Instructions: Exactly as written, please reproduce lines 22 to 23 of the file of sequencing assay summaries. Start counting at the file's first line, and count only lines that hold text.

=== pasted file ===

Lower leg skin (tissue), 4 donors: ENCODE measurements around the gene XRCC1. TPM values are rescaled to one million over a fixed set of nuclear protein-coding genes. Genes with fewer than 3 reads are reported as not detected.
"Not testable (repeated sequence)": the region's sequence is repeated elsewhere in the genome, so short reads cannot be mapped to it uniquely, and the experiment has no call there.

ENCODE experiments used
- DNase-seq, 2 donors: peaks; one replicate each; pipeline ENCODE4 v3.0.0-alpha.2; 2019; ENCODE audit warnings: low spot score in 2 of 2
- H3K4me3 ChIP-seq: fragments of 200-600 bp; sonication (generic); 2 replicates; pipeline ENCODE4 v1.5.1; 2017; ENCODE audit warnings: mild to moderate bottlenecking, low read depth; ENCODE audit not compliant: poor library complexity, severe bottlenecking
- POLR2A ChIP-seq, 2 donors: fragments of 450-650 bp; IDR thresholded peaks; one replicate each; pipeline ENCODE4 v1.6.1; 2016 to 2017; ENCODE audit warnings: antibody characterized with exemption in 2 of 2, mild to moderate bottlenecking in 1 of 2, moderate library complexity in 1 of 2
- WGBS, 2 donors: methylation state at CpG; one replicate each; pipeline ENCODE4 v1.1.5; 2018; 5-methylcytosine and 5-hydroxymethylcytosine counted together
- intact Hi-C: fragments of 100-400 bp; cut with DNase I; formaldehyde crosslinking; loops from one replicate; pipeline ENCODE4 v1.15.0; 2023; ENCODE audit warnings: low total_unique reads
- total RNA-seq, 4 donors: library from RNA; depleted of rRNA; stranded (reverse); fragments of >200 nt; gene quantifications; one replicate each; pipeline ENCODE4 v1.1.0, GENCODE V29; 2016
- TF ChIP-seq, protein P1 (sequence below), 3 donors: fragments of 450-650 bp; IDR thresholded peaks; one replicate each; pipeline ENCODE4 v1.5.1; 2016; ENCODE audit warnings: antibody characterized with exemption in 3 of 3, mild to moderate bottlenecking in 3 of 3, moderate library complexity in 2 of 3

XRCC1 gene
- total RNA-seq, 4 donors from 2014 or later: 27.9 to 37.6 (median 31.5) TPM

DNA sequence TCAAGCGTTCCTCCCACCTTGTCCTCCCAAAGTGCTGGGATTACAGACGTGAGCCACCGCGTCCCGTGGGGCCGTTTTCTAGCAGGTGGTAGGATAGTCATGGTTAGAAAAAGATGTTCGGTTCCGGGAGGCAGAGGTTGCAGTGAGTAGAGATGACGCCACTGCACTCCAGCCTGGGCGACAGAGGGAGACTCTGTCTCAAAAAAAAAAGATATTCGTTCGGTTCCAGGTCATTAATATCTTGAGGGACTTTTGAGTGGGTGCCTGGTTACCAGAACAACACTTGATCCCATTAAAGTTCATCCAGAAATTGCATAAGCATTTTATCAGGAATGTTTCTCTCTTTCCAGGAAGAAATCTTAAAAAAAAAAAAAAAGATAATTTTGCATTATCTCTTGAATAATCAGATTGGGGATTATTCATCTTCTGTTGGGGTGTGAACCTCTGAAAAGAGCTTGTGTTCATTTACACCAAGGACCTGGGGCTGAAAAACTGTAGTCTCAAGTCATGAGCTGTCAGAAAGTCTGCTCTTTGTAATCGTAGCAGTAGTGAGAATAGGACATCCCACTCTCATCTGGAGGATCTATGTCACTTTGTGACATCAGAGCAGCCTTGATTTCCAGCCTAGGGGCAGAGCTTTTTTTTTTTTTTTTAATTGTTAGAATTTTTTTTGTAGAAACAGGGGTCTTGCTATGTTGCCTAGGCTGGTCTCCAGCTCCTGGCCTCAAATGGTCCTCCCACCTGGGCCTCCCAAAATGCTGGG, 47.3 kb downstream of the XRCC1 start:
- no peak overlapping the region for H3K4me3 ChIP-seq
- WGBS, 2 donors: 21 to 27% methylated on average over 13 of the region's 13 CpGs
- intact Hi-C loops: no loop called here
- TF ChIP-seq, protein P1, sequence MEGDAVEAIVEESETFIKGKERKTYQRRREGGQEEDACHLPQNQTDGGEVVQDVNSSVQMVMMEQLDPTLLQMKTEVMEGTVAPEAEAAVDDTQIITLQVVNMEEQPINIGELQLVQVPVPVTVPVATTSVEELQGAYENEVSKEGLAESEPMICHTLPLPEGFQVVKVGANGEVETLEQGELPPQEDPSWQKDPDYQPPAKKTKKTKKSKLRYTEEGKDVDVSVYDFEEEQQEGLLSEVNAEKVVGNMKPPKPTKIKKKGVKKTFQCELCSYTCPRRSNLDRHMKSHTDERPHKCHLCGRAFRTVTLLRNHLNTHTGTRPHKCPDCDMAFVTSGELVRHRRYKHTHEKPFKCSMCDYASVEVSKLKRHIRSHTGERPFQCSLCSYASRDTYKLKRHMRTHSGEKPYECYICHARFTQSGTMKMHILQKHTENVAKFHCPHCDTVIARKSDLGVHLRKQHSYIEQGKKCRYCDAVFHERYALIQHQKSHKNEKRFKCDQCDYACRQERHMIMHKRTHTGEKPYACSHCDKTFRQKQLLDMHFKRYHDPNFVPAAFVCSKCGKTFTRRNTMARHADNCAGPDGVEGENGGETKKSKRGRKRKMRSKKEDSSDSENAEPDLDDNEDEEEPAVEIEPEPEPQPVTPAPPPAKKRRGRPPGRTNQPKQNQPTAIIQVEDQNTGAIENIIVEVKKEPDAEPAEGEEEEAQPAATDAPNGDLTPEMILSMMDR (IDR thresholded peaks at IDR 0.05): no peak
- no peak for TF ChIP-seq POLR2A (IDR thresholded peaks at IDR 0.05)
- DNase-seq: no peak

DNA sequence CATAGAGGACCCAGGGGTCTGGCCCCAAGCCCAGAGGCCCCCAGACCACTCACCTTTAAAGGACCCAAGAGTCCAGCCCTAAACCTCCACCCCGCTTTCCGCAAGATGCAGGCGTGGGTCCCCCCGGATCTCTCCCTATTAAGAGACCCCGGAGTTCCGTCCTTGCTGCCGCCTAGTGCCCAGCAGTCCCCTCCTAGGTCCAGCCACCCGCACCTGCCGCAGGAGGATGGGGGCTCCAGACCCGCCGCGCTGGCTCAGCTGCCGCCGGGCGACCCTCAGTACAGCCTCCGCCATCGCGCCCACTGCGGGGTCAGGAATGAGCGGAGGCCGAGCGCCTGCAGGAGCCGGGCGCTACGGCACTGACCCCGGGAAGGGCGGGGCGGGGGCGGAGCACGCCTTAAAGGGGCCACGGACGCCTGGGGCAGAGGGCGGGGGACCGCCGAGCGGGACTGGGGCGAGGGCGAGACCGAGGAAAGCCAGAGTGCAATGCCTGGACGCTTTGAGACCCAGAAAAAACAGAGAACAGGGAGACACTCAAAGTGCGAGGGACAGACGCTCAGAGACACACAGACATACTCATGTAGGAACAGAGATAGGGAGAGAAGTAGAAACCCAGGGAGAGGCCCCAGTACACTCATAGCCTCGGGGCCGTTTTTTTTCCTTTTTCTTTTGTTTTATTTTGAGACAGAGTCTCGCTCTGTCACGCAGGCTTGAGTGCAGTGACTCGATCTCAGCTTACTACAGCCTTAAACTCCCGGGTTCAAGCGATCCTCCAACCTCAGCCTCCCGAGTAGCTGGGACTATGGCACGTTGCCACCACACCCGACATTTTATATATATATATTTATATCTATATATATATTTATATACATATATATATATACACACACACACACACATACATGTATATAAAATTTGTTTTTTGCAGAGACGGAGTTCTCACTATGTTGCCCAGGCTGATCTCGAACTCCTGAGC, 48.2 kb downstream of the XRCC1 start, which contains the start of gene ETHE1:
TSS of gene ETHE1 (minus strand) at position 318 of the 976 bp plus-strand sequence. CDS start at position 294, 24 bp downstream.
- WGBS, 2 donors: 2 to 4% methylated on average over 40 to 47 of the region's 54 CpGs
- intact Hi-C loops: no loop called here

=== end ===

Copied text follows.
- WGBS, 2 donors: 2 to 4% methylated on average over 40 to 47 of the region's 54 CpGs
- intact Hi-C loops: no loop called here